Tucked away on the top of a hill in Prague is the Strahov Monastery, the second-oldest monestary in the city.
It was built in 1140 and has been rebuilt numerous times since, due to the ravages of various wars. It is likely not the monastery itself, nor its church, however, that astonishes visitors. That distinction goes to the the library within its walls.
The library is divided into two major halls: the Baroque Theological Hall contains 18,000 religious texts, and the grand Philosophical Hall has over 42,000 ancient philosophical texts. The libraries hold many rare volumes, are masterfully frescoed, and contain 17th-century geographical globes.
Above the shelves of the Theological Hall are gilded wooded-carved decorations with wooden cartouches. These functioned as a sort of beautiful early card catalogue system. The pictures in the wooden cartouches and their titles specified the type of literature stored on the shelves below.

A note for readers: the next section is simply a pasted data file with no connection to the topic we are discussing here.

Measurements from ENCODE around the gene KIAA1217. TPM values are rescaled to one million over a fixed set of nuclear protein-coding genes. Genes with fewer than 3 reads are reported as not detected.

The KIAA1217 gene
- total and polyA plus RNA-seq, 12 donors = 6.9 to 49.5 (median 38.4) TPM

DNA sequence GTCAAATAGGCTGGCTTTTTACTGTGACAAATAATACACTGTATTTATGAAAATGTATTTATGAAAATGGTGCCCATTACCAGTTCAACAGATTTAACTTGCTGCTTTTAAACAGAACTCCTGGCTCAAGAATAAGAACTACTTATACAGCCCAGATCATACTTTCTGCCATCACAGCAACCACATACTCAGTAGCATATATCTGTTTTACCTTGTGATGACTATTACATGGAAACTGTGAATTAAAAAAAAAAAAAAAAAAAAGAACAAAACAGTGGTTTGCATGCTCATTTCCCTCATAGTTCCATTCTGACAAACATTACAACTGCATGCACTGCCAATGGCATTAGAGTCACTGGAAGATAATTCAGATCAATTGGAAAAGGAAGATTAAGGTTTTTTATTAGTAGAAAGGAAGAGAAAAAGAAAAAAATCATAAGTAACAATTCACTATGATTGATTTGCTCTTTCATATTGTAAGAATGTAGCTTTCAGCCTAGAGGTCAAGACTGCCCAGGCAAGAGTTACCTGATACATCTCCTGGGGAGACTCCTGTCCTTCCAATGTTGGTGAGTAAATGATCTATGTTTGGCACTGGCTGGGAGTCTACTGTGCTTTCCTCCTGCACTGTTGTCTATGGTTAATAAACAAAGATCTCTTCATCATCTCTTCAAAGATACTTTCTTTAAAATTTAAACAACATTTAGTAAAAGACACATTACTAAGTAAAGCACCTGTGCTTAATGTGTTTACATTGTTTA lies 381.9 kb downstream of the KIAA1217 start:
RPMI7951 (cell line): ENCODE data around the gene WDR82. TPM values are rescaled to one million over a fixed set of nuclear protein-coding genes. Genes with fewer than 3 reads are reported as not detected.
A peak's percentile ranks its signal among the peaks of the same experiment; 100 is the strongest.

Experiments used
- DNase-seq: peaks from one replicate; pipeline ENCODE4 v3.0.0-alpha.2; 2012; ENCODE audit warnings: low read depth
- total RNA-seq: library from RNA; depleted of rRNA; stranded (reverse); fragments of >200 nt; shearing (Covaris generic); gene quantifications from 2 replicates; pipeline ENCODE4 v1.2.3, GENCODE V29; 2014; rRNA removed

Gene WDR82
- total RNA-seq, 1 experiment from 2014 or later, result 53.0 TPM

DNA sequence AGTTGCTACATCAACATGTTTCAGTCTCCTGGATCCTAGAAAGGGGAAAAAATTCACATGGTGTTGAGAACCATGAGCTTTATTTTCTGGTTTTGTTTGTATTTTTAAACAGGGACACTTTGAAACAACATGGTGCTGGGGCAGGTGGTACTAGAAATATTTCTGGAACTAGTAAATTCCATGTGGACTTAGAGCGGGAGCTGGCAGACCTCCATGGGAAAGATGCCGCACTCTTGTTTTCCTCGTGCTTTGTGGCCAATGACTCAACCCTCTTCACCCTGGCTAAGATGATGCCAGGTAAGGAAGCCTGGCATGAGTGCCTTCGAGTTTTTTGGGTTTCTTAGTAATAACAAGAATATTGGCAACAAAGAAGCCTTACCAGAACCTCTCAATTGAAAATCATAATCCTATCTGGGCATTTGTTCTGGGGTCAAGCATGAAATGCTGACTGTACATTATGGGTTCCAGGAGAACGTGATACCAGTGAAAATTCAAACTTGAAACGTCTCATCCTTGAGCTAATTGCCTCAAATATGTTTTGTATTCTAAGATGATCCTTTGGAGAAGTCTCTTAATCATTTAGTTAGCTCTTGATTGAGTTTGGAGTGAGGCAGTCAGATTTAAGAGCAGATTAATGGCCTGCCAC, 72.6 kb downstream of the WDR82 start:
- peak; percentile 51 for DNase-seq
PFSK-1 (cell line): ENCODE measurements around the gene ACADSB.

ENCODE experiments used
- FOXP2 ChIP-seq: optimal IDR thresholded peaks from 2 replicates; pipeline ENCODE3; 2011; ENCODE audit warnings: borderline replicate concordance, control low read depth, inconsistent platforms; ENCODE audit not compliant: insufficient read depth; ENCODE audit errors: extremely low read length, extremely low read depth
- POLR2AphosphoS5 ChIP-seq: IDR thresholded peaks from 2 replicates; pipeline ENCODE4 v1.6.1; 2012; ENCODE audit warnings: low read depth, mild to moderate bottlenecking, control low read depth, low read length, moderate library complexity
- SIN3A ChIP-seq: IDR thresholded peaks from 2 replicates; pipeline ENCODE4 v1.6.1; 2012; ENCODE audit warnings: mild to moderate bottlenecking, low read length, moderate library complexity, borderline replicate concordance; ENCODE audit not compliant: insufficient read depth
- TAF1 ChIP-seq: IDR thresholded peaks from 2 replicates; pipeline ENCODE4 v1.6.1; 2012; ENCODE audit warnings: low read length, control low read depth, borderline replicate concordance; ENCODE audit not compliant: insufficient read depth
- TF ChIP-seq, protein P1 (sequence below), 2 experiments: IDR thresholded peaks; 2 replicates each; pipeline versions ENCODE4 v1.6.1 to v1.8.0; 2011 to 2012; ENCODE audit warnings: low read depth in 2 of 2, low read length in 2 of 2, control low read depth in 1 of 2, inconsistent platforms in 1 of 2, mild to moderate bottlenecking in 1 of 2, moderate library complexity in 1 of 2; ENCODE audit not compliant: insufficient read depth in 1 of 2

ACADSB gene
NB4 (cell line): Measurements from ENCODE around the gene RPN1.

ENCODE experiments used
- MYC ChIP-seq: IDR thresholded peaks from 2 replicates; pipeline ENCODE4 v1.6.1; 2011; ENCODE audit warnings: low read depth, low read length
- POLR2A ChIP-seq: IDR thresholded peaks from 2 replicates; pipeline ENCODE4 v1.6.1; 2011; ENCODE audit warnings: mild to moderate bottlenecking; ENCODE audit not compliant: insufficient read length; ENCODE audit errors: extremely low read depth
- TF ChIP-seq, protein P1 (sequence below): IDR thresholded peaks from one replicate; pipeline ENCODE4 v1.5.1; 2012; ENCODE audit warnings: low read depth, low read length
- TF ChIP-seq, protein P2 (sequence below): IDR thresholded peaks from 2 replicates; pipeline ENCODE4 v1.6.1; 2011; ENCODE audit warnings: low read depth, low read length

Of special note is the compilation wheel, used by 17th-century scribes to compile texts. The scribe would place various texts that he needed to copy from on the wheel, which functioned as a kind of rotating shelf. A planetary mechanism inside ensured that the books were always held at the same angle, even as they spun around.
Strahov also contains a beautiful cabinet of curiosities, brought to the monastery from the estate of Karel Jan Erben in 1798. The hall of cabinets include bits of a dodo bird, a large 18th-century electrostatic device, numerous old ocean specimens, insects, minerals, anthropological artifacts, and for unclear reasons, many glass cases full of wax fruit.